When organizers of the TCS New York City Marathon have their eyes on an elite runner they want to run their race, they’ll often use what some have called the “Seduction Ride.” Riding along in one of the pace vehicles, the coveted athlete gets to experience all of the excitement of the five-borough run, with none of the attendant physical effort, and usually commits to debut at New York the following year. Molly Huddle, the pre-eminent American distance runner on the track, has taken that ride twice as the elite athlete recruiters have targeted her almost since the London Olympics ended four years ago.
On Sunday morning, that long courtship will come to fruition when Huddle, the American record holder of the 10,000 meters on the track, toes the start line in Fort Wadsworth on Staten Island, and finally tackles her first marathon.
Huddle is no stranger to the streets of the Big Apple, having won the United New York City Half Marathon the past two years—her most recent 1:07:41 win set an American record for a women’s-only race by more than 50 seconds—and having raced there 15 other times. And while most might consider her métier to be on the synthetic oval, based on her 30:13.17 American record set this summer at the Rio Olympic Games she’s equally adept on the roads, having won seven U.S. titles on the macadam at distances from 5K to 20K.
“I’ve raced well on the roads, and on the roads in New York,” Huddle said. “I think I can handle that hilly, potholed, cross-country type course. That’s what a lot of people say is the challenge of New York. I think the 26.2 distance is what’s going to be the shocker.”
It’s impossible to predict what Huddle can run in her debut marathon, but her background and fitness suggest she’s probably capable of running in the 2:22 to 2:26 range if all goes well.(The fastest debut marathon by an American woman is 2:25:53, set by Kara Goucher in New York in 2008.) But the marathon is a different beast, especially at the elite level, and many variables can swing the outcome. Plus, Huddle’s buildup for her debut had to be somewhat shoehorned into the relatively short time between the Olympics and New York.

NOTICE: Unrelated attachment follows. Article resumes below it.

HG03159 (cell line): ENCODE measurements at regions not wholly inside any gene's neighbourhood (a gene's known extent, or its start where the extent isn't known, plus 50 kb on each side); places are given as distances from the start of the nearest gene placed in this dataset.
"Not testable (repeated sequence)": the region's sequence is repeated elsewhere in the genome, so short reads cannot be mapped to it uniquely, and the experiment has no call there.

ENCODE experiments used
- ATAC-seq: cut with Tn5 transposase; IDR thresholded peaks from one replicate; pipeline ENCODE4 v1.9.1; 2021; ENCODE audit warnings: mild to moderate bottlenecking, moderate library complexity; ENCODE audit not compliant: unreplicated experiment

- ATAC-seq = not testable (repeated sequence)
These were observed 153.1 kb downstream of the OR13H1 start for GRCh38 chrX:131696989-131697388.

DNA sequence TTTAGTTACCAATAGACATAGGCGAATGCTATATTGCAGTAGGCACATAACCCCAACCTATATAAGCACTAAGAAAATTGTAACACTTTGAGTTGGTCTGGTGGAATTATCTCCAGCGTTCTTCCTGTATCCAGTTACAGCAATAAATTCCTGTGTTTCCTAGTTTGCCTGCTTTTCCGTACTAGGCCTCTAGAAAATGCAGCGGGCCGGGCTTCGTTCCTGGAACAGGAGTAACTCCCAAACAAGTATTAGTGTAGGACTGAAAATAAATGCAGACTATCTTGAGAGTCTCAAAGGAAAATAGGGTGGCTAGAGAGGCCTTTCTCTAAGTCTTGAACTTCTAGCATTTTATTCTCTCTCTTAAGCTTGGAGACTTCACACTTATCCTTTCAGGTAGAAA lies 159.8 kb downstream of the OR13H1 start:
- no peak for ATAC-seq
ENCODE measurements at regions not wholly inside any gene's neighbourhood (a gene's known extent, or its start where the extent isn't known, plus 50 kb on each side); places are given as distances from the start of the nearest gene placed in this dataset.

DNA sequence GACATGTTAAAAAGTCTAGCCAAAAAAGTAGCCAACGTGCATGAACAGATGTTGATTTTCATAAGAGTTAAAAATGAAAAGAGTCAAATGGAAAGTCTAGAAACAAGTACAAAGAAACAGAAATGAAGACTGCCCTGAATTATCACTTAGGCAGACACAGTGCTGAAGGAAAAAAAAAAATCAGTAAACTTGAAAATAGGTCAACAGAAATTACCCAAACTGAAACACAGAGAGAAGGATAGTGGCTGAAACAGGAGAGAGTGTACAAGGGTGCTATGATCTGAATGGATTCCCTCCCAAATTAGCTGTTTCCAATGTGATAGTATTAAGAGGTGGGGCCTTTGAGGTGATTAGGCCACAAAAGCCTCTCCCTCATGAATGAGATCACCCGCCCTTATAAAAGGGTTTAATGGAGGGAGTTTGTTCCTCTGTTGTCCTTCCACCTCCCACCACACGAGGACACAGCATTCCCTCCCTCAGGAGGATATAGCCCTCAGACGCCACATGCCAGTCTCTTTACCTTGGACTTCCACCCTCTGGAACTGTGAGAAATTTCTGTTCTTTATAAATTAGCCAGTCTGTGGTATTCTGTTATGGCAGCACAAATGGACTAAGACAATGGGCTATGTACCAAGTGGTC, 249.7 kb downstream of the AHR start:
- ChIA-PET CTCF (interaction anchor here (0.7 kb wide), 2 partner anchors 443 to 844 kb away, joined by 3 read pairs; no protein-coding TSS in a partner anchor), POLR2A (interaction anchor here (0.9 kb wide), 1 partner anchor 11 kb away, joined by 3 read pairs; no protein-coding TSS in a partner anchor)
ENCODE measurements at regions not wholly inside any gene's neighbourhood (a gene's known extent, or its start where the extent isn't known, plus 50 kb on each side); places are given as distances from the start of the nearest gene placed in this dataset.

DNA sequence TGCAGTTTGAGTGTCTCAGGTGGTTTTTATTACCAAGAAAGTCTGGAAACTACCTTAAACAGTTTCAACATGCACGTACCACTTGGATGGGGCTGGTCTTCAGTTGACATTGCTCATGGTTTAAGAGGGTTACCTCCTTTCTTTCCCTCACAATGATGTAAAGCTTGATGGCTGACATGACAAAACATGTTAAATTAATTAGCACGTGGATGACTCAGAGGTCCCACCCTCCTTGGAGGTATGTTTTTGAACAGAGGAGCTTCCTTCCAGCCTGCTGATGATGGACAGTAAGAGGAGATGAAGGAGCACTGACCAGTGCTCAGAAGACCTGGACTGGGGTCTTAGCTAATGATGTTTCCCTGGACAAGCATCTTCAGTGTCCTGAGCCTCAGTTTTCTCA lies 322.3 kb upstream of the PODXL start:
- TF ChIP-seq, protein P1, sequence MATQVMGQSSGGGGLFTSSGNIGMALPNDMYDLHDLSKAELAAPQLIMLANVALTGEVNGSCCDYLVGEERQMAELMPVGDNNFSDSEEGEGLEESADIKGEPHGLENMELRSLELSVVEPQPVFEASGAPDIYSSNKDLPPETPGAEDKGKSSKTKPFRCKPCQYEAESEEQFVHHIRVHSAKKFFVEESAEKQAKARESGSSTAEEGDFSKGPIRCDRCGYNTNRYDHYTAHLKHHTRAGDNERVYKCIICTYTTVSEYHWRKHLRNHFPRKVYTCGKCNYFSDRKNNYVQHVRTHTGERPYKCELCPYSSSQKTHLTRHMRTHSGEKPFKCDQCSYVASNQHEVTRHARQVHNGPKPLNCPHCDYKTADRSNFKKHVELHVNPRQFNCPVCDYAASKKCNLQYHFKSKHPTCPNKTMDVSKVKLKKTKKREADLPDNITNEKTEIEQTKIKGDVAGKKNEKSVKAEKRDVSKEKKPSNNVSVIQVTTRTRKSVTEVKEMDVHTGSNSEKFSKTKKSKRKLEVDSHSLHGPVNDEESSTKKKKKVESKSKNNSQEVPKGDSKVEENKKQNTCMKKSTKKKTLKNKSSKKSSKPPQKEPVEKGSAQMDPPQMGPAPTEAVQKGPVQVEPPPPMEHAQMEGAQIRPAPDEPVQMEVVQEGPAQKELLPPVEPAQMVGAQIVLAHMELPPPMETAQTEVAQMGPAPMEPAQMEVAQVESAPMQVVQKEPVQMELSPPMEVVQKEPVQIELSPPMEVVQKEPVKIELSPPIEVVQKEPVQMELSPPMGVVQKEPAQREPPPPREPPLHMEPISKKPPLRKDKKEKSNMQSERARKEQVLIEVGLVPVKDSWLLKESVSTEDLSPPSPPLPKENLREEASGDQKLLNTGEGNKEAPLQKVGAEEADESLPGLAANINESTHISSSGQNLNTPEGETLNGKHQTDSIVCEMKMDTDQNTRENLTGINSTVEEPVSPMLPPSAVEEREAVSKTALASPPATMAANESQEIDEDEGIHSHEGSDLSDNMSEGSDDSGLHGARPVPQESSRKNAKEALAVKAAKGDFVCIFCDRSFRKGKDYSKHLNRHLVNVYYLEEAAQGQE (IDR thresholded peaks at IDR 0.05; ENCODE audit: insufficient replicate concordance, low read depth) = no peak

“I had to jump right into the buildup, and the focus was on not trying to cram too much in, but on hitting the workouts—long tempo runs and long runs–but not killing them, just getting the volume in,” Huddle said. “It’s pretty much the same workouts as I did in the winter the past two years. Kind of like half marathon training, but making the tempo run a couple miles longer and doing longer reps.”
In the past, Huddle’s longest runs have been 18 miles in two hours. “I needed to get that up by at least four miles, and treat the long run as a workout,” she said.
Like the most popular girl in high school before the prom, Huddle resisted the entreaties of the New York recruiters until she felt the time was right. “The Olympics was kind of the end of a four-year cycle,” she said “If anything were to go wrong with the marathon, if the training or the race beat me up too much, there’d be some time to recover before the next track season. Also, at my age, if I ever want to get serious about the marathon—in a perfect world maybe run it at the 2020 Olympic Trials—I should start now.”
It was probably never a question of if, but when Huddle would take on the marathon. Just as there was little, if any doubt, her debut would come in New York. Growing up in upstate New York’s Elmira she often watched the race on TV.
“I know a little about the legends there, and it’s definitely been in my mind for a long time,” she said. “If you’re going to run 26 miles you need to be excited about it and New York definitely gets me excited.”
Huddle remained typically coy about her goals, time or place-wise, for Sunday, but it’s clear she’d like more than just a finisher’s medal for her efforts. “Placing in the top three would be crazy,” she said. “I can’t even imagine what it would be like, that would make me feel like a marathoner and point the next four years of training that way. It would change everything.”